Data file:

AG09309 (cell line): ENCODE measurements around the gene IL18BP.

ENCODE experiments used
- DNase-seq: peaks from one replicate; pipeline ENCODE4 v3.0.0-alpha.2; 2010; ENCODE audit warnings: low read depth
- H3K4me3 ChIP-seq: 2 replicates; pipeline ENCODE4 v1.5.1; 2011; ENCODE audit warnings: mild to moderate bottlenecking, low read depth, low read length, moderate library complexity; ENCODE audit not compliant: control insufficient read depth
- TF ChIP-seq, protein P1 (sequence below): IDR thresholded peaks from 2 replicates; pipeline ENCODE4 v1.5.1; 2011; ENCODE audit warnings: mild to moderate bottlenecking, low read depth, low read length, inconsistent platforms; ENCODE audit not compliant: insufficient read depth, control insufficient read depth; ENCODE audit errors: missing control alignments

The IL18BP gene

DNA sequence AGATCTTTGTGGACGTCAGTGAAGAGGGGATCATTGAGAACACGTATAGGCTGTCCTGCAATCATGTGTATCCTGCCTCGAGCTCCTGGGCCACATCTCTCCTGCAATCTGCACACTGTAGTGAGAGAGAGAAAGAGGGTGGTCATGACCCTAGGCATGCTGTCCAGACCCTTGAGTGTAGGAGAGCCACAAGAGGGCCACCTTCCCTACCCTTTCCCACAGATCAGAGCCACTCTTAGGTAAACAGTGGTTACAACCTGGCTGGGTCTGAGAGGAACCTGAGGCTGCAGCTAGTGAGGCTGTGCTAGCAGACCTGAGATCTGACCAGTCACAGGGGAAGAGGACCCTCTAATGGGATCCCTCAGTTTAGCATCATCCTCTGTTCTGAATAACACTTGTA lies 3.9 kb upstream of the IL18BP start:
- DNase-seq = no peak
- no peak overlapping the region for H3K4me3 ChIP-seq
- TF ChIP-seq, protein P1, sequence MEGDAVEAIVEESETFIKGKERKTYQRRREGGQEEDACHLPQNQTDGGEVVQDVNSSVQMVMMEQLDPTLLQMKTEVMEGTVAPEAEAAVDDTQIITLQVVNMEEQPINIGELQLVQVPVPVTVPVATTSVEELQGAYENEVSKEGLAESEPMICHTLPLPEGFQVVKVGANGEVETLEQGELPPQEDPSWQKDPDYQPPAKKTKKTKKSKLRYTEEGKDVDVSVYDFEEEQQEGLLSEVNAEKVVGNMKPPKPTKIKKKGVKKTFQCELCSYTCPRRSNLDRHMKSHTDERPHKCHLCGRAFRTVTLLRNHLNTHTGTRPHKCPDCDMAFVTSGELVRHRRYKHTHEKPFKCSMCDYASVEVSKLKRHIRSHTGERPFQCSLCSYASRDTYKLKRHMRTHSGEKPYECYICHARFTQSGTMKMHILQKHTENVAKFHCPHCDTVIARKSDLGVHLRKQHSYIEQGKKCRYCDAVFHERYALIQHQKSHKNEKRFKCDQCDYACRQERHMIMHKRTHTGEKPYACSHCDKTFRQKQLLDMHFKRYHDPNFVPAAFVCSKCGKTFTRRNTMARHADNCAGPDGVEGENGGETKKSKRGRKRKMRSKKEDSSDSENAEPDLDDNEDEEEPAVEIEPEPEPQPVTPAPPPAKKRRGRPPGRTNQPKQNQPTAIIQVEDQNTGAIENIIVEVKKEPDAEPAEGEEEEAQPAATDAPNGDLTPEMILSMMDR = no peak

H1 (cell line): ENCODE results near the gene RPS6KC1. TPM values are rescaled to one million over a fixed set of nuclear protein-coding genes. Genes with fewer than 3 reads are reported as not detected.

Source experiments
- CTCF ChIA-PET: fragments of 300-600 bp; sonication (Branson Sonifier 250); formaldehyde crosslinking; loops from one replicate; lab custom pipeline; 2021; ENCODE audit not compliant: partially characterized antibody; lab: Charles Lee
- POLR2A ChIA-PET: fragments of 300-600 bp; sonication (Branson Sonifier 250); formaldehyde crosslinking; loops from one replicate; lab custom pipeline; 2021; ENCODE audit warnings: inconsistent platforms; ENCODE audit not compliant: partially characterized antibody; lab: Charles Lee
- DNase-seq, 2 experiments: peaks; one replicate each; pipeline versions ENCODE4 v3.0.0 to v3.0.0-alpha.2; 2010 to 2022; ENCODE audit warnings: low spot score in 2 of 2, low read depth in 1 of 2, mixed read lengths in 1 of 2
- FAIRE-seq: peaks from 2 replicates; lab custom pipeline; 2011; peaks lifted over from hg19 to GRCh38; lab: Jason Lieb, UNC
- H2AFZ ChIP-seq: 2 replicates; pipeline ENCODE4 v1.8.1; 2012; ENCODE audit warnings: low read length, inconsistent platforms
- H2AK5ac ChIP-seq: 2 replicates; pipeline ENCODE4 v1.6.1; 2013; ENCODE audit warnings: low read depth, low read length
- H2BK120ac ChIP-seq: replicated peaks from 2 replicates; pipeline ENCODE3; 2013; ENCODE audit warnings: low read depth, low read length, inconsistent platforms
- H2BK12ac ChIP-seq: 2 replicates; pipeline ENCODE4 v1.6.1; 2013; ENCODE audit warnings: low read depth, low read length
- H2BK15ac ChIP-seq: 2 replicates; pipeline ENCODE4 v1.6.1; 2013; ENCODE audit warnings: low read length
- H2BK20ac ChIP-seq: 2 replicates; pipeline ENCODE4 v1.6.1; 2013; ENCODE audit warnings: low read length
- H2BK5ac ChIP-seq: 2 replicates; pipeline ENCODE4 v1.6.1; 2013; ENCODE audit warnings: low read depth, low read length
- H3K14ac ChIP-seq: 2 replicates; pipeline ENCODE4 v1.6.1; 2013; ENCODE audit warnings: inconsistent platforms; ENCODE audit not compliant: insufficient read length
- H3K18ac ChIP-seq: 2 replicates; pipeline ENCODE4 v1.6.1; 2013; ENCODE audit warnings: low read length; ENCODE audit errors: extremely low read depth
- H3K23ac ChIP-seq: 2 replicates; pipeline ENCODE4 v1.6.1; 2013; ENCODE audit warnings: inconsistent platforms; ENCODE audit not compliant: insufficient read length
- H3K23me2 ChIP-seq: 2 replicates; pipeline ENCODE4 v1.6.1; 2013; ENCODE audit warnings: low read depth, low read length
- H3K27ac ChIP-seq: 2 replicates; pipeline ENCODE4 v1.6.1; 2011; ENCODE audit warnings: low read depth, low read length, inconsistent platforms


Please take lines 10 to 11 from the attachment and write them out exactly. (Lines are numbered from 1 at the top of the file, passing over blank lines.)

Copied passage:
- TF ChIP-seq, protein P1, sequence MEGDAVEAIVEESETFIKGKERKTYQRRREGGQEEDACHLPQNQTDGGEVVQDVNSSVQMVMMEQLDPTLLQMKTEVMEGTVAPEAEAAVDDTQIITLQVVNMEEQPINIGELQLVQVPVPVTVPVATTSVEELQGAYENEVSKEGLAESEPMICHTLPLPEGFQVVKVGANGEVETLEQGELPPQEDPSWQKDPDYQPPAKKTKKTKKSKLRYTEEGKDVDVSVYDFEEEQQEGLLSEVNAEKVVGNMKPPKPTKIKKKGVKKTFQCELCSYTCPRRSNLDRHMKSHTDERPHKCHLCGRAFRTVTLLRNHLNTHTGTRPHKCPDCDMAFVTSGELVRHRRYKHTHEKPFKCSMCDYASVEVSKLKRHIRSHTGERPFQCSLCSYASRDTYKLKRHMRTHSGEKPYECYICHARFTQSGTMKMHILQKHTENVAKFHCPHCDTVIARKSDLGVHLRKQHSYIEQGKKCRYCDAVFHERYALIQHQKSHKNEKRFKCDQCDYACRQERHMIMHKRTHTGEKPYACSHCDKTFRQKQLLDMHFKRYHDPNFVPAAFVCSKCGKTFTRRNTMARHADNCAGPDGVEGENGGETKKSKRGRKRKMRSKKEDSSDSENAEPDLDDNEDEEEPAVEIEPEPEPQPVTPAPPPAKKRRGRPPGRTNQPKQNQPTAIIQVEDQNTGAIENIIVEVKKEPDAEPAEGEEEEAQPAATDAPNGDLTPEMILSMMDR = no peak

H1 (cell line): ENCODE results near the gene RPS6KC1. TPM values are rescaled to one million over a fixed set of nuclear protein-coding genes. Genes with fewer than 3 reads are reported as not detected.